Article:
and so i made a little book for him, created out of brown paper and jute. accompanied by a teeny painting. i couldn’t wait to give it to him. i ended up giving it to him the same day i completed it. back roads are like that.

he wrote me a poem and rolled it into a scroll, tied with raffia. and he gave me a piece of brown paper, with lines on it and many folds that had been folded.

later on valentine’s day, i found some origami paper in the house (easier to fold, he says – from his experience of trying to make a rose from brown paper) and we sat in front of the instructions on the computer. together. with music on in the background, we sang. we chatted. we were quiet. we looked out the window.  snow falling.

and, literally giggling at our clumsy hands, we made purple origami roses together.   we placed them, along with candles, as our centerpiece for the dinner we made together.

it was extraordinary.

purpleorigamiroses

kerrisherwood.com

itunes: kerri sherwood


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o christmas tree, o christmas tree

three years ago the boy and his best friend and i went to the christmas tree farm. there was a lot of snow and we ran through it, dodging each other’s snowballs. plodding around, we found the ‘perfect’ tree and an extra little one to go upstairs as well. the boy and pierre sawed them down, we loaded the big tree on top of the car, drove home and had hot chocolate before digging out the tree stand from the basement. this ‘perfect’ tree held white lights proudly and felt like a celebration.

IMG_2828two years ago d.dot and i were standing with the boy in the snow out in the field and the boy said, with disdain, “not THAT one!” he was talking about a christmas tree we had moseyed over to, a christmas tree that was speaking to the ‘youtwoarenotnormal’ in us. the boy wanted a ‘normal’ tree – one that had a ‘normal’ shape – one that looked ‘normal’ – the kind of tree that everyone associates with all the hallmark movies and norman rockwell christmas plates. and so, since we had driven in his car and he vowed to make us walk home from the christmas tree farm in freezing temperatures, we obliged his wish for a ‘normal’ tree. and it was beautiful. it had ridiculously sharp needles (we later named it ‘satan’) but it held white christmas lights proudly and it felt like a celebration.

last year the boy wasn’t there when we went to the christmas tree farm. so that meant that two artists were let loose in the fields. dangerous. we stomped through the snow and mud, laughing and looking at every single tree there. it wasn’t all that cold out, and the light was streaming throIMG_3997ugh the fir branches. it was glorious. we found our tree in the back of the farm. we nicknamed it ‘christmas-tree-on-a-stick’. (if you ever go to the minnesota state fair, as the boy and the girl and i did a few years back, you will find literally everyyyything on a stick.) this tree had a long trunk with no branches – about 3-4 feet up- and then the tree part started. everyone who saw it, loved it. it was a ‘perfect’ tree…a ‘perfect’ tree on a stick and it held white christmas lights proudly and felt like a celebration.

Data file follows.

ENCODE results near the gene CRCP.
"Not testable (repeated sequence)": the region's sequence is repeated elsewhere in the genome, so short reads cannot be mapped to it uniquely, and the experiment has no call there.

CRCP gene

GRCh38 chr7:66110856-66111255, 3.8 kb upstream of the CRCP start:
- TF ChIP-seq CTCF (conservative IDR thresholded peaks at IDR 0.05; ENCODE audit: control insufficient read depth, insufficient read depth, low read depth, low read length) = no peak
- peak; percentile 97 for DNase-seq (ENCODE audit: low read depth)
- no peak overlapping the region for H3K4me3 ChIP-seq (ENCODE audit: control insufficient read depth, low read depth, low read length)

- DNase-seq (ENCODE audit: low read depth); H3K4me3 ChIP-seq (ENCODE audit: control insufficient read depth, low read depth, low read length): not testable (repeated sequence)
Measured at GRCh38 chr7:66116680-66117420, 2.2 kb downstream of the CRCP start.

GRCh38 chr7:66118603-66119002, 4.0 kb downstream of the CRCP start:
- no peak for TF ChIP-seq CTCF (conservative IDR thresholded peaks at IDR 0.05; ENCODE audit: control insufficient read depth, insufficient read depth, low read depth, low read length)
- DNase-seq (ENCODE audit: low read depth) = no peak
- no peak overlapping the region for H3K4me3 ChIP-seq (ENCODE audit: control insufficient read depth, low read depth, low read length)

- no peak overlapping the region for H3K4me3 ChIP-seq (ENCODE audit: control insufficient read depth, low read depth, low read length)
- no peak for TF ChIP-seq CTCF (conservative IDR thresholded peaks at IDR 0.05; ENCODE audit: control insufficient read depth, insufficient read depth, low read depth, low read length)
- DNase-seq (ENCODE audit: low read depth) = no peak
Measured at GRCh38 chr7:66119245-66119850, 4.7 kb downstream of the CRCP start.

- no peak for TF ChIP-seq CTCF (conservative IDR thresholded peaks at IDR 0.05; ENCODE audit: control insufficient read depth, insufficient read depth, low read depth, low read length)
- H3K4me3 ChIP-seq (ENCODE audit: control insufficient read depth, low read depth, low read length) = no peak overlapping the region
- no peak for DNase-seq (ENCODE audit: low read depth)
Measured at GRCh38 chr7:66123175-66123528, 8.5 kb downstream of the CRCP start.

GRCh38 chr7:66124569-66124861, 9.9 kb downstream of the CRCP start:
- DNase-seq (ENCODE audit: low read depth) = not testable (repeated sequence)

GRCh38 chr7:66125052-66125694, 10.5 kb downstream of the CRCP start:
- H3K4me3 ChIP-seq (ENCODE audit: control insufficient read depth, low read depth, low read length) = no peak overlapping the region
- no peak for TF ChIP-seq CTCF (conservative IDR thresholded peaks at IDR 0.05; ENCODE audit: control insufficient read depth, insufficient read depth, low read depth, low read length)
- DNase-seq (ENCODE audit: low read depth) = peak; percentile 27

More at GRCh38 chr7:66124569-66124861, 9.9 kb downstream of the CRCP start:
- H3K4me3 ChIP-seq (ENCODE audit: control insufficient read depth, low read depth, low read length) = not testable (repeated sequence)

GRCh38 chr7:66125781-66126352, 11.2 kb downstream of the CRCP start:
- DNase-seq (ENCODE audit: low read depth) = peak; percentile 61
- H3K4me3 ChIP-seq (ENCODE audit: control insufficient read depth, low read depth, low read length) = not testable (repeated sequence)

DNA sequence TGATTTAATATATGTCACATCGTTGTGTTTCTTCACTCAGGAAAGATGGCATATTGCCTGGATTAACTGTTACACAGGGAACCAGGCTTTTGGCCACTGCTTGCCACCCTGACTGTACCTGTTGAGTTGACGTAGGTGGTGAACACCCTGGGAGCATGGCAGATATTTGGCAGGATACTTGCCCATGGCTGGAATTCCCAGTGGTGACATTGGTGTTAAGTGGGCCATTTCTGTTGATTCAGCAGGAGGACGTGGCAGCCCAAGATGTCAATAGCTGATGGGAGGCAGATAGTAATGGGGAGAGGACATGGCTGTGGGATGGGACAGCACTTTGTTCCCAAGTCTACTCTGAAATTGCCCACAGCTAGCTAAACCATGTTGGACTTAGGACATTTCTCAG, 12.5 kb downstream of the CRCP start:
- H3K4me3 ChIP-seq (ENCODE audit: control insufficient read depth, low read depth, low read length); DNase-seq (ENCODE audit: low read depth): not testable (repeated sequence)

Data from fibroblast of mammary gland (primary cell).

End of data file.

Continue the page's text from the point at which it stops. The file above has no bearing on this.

this year we drove past the christmas tree farm to see if it was still there. the land is for sale – 34 acres of oasis in town – but it is still there for all who want to have an adventure and find their ‘perfect’ tree. we didn’t stop right then; we planned on coming back another time. we laughed, pondering what this year’s tree would look like. it was likely we would pick out something even more ummm….artsy….than last year. we knew the boy would be thrilled. ha.

one morning, a few days after that, we took a walk. as we approached our home there was a big branch in the street that had somehow been knocked off the big tree in our front yard, a tree that has been there forever. this tree has been in so many pictures through the years. it has towered over the girl and the boy as they grew. it has been the base of snow forts, the shade for the summer, the harbinger of budding spring coming, the last tree to lose leaves in the fall. when i rocked the girl and boy as babies in the nursery, it was this tree i could see out the window, this tree that i see in my mind’s eye, this tree marking the changing of the seasons, the growing of children, the movement of time. i looked over at the branch in the street and then ran to get it. looking at d.dot i said,”what about this? this could be the perfect christmas tree for us this year.” we laughed and brought it inside so that it could dry out a bit. a couple of days ago, we placed it in the christmas tree stand, wrapped burlap around the bottom, aphoto-3nd stood back to look.   this branch, this piece of history, this year’s christmas tree – is holding white christmas lights -and a little metal star- proudly and is a celebration.